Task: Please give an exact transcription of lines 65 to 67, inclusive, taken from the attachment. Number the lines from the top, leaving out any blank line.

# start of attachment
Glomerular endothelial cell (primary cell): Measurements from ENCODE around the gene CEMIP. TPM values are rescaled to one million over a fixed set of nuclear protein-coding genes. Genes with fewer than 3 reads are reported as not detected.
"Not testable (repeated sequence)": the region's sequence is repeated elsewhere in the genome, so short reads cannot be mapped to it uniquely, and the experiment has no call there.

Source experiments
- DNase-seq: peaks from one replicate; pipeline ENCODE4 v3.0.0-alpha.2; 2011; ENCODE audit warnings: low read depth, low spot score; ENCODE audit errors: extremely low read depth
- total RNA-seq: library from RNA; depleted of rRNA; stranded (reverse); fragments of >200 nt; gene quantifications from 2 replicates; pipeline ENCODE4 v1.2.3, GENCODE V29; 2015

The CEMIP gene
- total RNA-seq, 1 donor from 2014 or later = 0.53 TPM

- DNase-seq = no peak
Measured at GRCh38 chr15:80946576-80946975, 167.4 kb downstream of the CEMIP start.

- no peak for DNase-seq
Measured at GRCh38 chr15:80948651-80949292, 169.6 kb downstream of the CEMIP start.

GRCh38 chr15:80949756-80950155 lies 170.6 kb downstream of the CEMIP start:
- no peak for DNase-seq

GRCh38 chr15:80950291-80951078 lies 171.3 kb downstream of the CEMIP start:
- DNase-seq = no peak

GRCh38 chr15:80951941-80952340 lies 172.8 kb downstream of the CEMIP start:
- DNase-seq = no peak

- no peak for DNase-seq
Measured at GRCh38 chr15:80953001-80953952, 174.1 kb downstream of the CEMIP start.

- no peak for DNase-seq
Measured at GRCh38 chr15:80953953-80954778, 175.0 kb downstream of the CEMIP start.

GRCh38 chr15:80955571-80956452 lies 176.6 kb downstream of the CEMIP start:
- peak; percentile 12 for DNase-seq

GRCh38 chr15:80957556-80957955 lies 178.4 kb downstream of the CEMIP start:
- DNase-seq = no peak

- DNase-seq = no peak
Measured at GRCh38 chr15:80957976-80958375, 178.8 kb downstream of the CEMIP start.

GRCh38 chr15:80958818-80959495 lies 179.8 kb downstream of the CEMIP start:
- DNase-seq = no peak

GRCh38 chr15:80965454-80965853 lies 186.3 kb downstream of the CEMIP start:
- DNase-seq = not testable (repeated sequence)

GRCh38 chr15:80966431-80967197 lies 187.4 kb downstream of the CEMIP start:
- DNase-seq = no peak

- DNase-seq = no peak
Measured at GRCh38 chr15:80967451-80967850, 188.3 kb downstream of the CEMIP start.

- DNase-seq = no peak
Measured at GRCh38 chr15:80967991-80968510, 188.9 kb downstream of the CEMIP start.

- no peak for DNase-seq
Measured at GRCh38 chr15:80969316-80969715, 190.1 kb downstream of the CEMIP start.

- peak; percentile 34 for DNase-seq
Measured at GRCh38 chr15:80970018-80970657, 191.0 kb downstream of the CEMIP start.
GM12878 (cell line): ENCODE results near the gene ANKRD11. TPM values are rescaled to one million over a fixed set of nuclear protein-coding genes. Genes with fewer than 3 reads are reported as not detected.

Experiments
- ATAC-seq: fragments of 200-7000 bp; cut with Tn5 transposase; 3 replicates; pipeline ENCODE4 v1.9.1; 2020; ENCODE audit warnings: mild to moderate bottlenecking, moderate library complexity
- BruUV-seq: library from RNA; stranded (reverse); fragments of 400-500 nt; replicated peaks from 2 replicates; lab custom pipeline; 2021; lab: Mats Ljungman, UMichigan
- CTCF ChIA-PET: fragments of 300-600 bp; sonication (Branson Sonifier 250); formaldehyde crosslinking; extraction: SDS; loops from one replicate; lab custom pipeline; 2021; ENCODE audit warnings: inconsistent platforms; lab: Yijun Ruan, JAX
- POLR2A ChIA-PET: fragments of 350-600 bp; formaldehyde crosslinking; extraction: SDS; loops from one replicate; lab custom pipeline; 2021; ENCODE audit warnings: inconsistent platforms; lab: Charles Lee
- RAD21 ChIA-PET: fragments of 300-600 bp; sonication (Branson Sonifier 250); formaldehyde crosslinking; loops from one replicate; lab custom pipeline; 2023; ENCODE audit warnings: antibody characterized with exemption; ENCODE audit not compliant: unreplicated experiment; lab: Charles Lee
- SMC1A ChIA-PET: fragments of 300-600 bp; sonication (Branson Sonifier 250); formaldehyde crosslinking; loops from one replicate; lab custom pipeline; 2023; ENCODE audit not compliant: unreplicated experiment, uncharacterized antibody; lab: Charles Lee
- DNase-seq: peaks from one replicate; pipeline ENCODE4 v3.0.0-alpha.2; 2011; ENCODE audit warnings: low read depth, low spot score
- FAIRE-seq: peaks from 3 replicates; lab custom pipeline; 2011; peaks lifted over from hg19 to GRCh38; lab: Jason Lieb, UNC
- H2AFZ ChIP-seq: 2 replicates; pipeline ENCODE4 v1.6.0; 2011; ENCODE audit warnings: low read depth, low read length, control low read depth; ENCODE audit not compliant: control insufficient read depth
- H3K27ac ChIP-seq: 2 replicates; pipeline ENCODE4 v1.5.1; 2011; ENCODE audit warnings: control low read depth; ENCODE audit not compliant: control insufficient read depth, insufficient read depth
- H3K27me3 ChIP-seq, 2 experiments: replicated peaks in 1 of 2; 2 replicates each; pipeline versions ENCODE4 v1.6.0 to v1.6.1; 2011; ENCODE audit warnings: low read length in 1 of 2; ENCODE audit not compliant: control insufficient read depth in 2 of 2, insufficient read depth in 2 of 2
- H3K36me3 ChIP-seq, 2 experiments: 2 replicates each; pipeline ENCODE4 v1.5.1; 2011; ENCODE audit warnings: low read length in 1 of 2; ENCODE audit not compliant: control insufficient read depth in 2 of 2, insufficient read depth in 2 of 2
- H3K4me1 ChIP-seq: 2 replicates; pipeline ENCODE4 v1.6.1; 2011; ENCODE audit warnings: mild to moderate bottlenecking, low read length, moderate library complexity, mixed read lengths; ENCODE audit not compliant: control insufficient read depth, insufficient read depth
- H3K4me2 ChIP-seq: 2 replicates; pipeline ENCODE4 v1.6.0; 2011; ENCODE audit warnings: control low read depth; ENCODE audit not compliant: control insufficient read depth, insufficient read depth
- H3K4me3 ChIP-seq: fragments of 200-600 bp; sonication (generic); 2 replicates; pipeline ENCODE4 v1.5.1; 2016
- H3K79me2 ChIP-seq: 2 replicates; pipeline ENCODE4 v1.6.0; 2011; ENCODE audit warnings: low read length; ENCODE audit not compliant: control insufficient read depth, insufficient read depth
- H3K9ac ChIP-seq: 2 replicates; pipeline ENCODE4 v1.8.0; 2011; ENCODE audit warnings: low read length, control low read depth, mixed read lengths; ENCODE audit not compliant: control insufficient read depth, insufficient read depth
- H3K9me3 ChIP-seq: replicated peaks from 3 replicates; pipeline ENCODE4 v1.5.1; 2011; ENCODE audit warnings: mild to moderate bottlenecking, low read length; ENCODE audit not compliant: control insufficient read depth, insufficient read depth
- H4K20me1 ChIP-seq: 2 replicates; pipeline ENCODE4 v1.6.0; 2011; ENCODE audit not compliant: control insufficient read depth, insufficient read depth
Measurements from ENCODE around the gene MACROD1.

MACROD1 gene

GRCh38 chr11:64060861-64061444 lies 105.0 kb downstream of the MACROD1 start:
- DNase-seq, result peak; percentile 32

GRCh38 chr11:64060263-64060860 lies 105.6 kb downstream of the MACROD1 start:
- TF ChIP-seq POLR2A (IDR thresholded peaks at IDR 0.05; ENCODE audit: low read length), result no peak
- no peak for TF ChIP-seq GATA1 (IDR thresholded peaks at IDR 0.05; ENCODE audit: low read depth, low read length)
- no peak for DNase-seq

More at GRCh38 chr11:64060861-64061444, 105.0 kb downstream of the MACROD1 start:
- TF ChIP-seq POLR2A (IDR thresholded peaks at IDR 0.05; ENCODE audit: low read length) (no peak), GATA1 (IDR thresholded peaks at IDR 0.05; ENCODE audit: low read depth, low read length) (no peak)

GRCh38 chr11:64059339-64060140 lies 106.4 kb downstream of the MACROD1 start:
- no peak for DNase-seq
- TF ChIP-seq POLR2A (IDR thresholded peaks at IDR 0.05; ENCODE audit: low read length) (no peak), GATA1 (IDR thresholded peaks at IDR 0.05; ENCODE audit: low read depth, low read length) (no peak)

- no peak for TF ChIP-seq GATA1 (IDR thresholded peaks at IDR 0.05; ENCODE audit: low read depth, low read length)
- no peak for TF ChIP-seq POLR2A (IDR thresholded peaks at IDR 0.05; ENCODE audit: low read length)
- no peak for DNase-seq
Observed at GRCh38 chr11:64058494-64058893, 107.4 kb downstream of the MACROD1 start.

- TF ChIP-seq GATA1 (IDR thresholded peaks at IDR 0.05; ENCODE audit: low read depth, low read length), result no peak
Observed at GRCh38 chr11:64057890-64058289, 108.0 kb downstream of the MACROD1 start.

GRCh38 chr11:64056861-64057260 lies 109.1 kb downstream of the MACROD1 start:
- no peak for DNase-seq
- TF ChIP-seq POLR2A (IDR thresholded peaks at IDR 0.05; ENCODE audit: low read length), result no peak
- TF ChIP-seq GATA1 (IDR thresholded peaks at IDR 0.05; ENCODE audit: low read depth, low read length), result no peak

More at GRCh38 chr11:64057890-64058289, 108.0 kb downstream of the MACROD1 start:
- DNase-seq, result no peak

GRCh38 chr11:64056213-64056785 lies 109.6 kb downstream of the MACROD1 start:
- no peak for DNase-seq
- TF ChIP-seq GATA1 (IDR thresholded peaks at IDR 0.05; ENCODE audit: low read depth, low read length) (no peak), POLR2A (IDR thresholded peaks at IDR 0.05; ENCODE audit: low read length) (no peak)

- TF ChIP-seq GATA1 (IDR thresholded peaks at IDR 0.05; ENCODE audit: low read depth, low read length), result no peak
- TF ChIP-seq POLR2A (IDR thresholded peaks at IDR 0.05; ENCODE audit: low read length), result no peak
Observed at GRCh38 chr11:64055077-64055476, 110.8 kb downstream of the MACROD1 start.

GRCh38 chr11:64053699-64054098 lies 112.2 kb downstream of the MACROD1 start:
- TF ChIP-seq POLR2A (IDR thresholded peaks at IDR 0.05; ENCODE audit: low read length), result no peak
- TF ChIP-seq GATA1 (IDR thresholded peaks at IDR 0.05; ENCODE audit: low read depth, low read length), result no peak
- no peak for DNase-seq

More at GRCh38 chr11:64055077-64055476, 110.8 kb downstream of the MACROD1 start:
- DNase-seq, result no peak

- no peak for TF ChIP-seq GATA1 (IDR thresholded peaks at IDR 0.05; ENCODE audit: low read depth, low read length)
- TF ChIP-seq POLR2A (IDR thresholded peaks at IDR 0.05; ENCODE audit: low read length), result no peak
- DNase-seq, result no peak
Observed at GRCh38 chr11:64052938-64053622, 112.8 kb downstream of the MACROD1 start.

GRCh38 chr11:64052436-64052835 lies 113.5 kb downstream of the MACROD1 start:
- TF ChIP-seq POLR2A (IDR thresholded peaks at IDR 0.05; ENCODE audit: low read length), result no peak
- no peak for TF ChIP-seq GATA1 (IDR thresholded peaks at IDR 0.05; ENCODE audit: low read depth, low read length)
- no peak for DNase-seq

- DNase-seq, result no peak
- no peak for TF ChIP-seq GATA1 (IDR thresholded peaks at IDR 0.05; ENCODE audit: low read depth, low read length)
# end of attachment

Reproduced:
GRCh38 chr11:64060861-64061444 lies 105.0 kb downstream of the MACROD1 start:
- DNase-seq, result peak; percentile 32

GRCh38 chr11:64060263-64060860 lies 105.6 kb downstream of the MACROD1 start: